Executive Director, ApprenticeSearch.com
Mediaplanet spoke with Kelly Hoey, Executive Director of the ApprenticeSearch.com, to discuss how the non-profit is helping to address and remove the barriers to apprenticeship for people across Ontario.
From the homes we live in to the electricity that keeps us warm, the work of skilled tradespeople affects every part of our daily lives. Pursuing a career in the skilled trades, like welding, plumbing, or heavy equipment operation, can be a lucrative opportunity that offers apprentices a unique way to earn while they learn.
63 percent of women in the skilled trades reported being told that they don’t belong in the industry and 76 percent reported feeling like they were treated differently because of their gender.
Unfortunately, women are still significantly underrepresented in the skilled trades, making up only four percent of workers. Women experience complex and compounded barriers to entering the skilled trades. Barriers to entry can include financial barriers for access to education, transportation, or tools. They can also include systemic barriers, such as racism and sexism, or lack of network or connections to help get started.
Even if women overcome these challenges, there are also barriers when they enter the workforce. According to a recent Ontario Labour Market Partnerships research project led by ApprenticeSearch.com, 63 percent of women in the skilled trades reported being told that they don’t belong in the industry and 76 percent reported feeling like they were treated differently because of their gender.
“More women are interested in the skilled trades than popular thinking might suggest,” says Kelly Hoey, Executive Director of the ApprenticeSearch.com. “To retain women in the trades, the workplace culture needs to be inclusive to the needs of those who identify as women. Women are looking for an environment where they feel safe, supported, and secure to do their jobs.”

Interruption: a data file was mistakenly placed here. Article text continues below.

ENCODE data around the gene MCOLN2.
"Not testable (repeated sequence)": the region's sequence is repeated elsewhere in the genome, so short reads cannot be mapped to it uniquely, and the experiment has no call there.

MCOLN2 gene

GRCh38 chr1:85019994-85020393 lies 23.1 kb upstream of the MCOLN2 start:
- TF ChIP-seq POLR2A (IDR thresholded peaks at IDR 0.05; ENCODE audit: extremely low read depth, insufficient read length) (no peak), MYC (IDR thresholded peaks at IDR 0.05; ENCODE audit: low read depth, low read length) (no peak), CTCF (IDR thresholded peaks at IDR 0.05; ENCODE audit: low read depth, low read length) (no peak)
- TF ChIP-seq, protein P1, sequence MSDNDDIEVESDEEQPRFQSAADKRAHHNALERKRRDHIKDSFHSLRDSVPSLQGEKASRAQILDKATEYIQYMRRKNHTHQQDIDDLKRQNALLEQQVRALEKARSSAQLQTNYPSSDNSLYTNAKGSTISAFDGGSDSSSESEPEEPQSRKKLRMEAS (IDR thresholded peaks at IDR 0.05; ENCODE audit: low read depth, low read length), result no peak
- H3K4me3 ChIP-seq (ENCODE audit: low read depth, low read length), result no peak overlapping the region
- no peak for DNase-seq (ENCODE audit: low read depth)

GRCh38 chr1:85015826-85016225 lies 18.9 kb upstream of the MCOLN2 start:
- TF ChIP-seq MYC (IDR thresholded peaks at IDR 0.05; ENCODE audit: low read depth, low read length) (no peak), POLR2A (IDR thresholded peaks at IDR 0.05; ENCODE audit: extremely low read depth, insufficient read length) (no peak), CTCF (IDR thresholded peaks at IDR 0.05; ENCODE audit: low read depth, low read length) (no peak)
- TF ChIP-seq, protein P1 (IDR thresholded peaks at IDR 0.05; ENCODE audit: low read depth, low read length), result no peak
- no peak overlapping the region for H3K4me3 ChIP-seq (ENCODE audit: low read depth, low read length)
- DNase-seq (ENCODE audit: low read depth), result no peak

ApprenticeSearch.com is helping address and remove the barriers to apprenticeship by helping thousands of candidates find jobs. The organization intentionally connects skilled trades employers and job seekers and refers applicants and employers to the services and supports they need.
One focus area for ApprenticeSearch.com is helping job seekers prepare for employment. The team reviews resume and cover letters and provides valuable feedback. The team provides invitations to attend job search webinars and employability skills training courses, and offers individual and group career counselling and coaching sessions. These mentorship opportunities and events also help people build their network.
Breaking down barriers for underrepresented groups
Out of nearly 20,000 applicants on ApprenticeSearch.com, only 11 percent self-identify as women. The goal is to raise that percentage to 15 percent by the year 2030. The organization has a number of programs designed specifically for underrepresented job seekers who are looking to pursue a career in the skilled trades.
Avenues to Apprenticeship is an 18-week program for BIPOC youth. Participants explore career opportunities and engage in job-readiness training and health and safety training. They also receive financial support (such as a living allowance, grocery assistance, or money for work clothes and tools), along with a paid skilled trades job placement to gain experience that will support finding an apprenticeship.
The HIEC recently launched a new monthly Women in Skilled Trades Peer Mentorship series. The monthly virtual event is open to women at any point in their skilled trades journey, to meet and network with other women.
“Apprenticeship is the original form of mentorship,” says Hoey. “Through our research, we found that women are seeking support from those with similar or shared experiences — which is not often found on the jobsite. These mentorship sessions are a really powerful way for women to connect with other women in the trades.”
Hoey says that funding from the Government of Canada and the Government of Ontario has been critical to the important work being done by ApprenticeSearch.com. “The COVID-19 pandemic resulted in high levels of demand for skilled trade services, and we’ve been fortunate for the support from our partners to help meet this demand,” she says.